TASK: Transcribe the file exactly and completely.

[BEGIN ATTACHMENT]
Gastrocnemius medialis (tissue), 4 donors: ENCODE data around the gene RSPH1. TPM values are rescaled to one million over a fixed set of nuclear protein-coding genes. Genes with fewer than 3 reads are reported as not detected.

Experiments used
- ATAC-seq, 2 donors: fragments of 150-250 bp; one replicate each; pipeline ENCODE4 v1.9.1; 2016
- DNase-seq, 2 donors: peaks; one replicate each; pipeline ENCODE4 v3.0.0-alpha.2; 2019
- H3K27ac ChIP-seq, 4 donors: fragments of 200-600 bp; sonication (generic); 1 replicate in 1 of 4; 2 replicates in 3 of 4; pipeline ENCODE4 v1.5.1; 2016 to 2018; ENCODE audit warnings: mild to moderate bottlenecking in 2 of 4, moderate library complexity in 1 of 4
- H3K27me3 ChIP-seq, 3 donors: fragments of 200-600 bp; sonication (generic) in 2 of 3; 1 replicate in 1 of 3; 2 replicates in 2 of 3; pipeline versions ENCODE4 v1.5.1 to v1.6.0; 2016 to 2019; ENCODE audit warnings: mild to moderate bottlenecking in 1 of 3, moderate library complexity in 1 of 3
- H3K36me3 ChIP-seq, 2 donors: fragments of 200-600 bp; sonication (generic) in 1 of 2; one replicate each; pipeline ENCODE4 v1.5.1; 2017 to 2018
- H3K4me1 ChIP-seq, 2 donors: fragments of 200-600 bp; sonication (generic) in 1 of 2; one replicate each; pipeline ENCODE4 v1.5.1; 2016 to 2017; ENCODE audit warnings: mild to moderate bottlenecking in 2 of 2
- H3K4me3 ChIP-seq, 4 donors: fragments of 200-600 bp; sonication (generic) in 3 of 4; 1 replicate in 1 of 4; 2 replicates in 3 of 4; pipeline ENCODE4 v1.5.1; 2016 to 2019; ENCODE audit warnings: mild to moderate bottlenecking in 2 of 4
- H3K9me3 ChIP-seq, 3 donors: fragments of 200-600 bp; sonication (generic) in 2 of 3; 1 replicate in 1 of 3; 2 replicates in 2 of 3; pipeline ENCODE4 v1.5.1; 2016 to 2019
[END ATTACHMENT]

Gastrocnemius medialis (tissue), 4 donors: ENCODE data around the gene RSPH1. TPM values are rescaled to one million over a fixed set of nuclear protein-coding genes. Genes with fewer than 3 reads are reported as not detected.

Experiments used
- ATAC-seq, 2 donors: fragments of 150-250 bp; one replicate each; pipeline ENCODE4 v1.9.1; 2016
- DNase-seq, 2 donors: peaks; one replicate each; pipeline ENCODE4 v3.0.0-alpha.2; 2019
- H3K27ac ChIP-seq, 4 donors: fragments of 200-600 bp; sonication (generic); 1 replicate in 1 of 4; 2 replicates in 3 of 4; pipeline ENCODE4 v1.5.1; 2016 to 2018; ENCODE audit warnings: mild to moderate bottlenecking in 2 of 4, moderate library complexity in 1 of 4
- H3K27me3 ChIP-seq, 3 donors: fragments of 200-600 bp; sonication (generic) in 2 of 3; 1 replicate in 1 of 3; 2 replicates in 2 of 3; pipeline versions ENCODE4 v1.5.1 to v1.6.0; 2016 to 2019; ENCODE audit warnings: mild to moderate bottlenecking in 1 of 3, moderate library complexity in 1 of 3
- H3K36me3 ChIP-seq, 2 donors: fragments of 200-600 bp; sonication (generic) in 1 of 2; one replicate each; pipeline ENCODE4 v1.5.1; 2017 to 2018
- H3K4me1 ChIP-seq, 2 donors: fragments of 200-600 bp; sonication (generic) in 1 of 2; one replicate each; pipeline ENCODE4 v1.5.1; 2016 to 2017; ENCODE audit warnings: mild to moderate bottlenecking in 2 of 2
- H3K4me3 ChIP-seq, 4 donors: fragments of 200-600 bp; sonication (generic) in 3 of 4; 1 replicate in 1 of 4; 2 replicates in 3 of 4; pipeline ENCODE4 v1.5.1; 2016 to 2019; ENCODE audit warnings: mild to moderate bottlenecking in 2 of 4
- H3K9me3 ChIP-seq, 3 donors: fragments of 200-600 bp; sonication (generic) in 2 of 3; 1 replicate in 1 of 3; 2 replicates in 2 of 3; pipeline ENCODE4 v1.5.1; 2016 to 2019